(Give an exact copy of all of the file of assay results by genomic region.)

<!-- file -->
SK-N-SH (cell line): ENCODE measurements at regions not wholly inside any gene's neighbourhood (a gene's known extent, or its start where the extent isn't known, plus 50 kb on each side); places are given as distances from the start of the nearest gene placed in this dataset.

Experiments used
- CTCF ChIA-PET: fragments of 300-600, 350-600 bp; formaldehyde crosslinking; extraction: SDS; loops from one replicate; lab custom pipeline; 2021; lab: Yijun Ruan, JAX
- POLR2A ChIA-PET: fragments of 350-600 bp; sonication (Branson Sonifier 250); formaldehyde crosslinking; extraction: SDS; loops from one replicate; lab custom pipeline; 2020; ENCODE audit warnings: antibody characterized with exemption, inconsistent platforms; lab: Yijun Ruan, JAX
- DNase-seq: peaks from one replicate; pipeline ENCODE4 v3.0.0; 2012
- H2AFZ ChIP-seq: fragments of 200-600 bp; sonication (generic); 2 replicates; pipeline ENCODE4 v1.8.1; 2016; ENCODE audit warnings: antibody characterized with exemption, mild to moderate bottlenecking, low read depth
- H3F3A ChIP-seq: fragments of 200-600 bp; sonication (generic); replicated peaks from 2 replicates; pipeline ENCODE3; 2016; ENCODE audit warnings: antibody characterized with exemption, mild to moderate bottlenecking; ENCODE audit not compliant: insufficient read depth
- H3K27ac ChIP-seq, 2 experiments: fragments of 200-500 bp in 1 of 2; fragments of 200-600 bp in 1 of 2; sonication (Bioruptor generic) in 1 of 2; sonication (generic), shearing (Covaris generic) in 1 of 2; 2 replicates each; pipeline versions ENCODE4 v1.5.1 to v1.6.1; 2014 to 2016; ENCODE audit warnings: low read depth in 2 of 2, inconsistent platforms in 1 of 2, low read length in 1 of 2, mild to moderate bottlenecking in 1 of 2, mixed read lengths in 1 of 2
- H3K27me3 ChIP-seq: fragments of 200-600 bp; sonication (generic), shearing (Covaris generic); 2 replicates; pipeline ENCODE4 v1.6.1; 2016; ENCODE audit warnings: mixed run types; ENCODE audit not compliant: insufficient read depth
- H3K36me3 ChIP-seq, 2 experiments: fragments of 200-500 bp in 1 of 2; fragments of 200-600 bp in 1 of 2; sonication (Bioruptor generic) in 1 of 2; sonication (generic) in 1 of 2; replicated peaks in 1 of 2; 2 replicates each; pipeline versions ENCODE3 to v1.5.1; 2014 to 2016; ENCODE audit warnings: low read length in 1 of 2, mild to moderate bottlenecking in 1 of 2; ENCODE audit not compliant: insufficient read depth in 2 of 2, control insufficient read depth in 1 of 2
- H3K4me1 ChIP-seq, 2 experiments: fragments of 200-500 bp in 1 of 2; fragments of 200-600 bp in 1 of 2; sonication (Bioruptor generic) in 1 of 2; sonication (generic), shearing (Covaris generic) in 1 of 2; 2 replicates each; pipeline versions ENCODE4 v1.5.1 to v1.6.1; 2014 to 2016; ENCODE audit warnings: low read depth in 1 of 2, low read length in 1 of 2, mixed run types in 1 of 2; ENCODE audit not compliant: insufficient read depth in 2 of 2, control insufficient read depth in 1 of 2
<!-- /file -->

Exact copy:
SK-N-SH (cell line): ENCODE measurements at regions not wholly inside any gene's neighbourhood (a gene's known extent, or its start where the extent isn't known, plus 50 kb on each side); places are given as distances from the start of the nearest gene placed in this dataset.

Experiments used
- CTCF ChIA-PET: fragments of 300-600, 350-600 bp; formaldehyde crosslinking; extraction: SDS; loops from one replicate; lab custom pipeline; 2021; lab: Yijun Ruan, JAX
- POLR2A ChIA-PET: fragments of 350-600 bp; sonication (Branson Sonifier 250); formaldehyde crosslinking; extraction: SDS; loops from one replicate; lab custom pipeline; 2020; ENCODE audit warnings: antibody characterized with exemption, inconsistent platforms; lab: Yijun Ruan, JAX
- DNase-seq: peaks from one replicate; pipeline ENCODE4 v3.0.0; 2012
- H2AFZ ChIP-seq: fragments of 200-600 bp; sonication (generic); 2 replicates; pipeline ENCODE4 v1.8.1; 2016; ENCODE audit warnings: antibody characterized with exemption, mild to moderate bottlenecking, low read depth
- H3F3A ChIP-seq: fragments of 200-600 bp; sonication (generic); replicated peaks from 2 replicates; pipeline ENCODE3; 2016; ENCODE audit warnings: antibody characterized with exemption, mild to moderate bottlenecking; ENCODE audit not compliant: insufficient read depth
- H3K27ac ChIP-seq, 2 experiments: fragments of 200-500 bp in 1 of 2; fragments of 200-600 bp in 1 of 2; sonication (Bioruptor generic) in 1 of 2; sonication (generic), shearing (Covaris generic) in 1 of 2; 2 replicates each; pipeline versions ENCODE4 v1.5.1 to v1.6.1; 2014 to 2016; ENCODE audit warnings: low read depth in 2 of 2, inconsistent platforms in 1 of 2, low read length in 1 of 2, mild to moderate bottlenecking in 1 of 2, mixed read lengths in 1 of 2
- H3K27me3 ChIP-seq: fragments of 200-600 bp; sonication (generic), shearing (Covaris generic); 2 replicates; pipeline ENCODE4 v1.6.1; 2016; ENCODE audit warnings: mixed run types; ENCODE audit not compliant: insufficient read depth
- H3K36me3 ChIP-seq, 2 experiments: fragments of 200-500 bp in 1 of 2; fragments of 200-600 bp in 1 of 2; sonication (Bioruptor generic) in 1 of 2; sonication (generic) in 1 of 2; replicated peaks in 1 of 2; 2 replicates each; pipeline versions ENCODE3 to v1.5.1; 2014 to 2016; ENCODE audit warnings: low read length in 1 of 2, mild to moderate bottlenecking in 1 of 2; ENCODE audit not compliant: insufficient read depth in 2 of 2, control insufficient read depth in 1 of 2
- H3K4me1 ChIP-seq, 2 experiments: fragments of 200-500 bp in 1 of 2; fragments of 200-600 bp in 1 of 2; sonication (Bioruptor generic) in 1 of 2; sonication (generic), shearing (Covaris generic) in 1 of 2; 2 replicates each; pipeline versions ENCODE4 v1.5.1 to v1.6.1; 2014 to 2016; ENCODE audit warnings: low read depth in 1 of 2, low read length in 1 of 2, mixed run types in 1 of 2; ENCODE audit not compliant: insufficient read depth in 2 of 2, control insufficient read depth in 1 of 2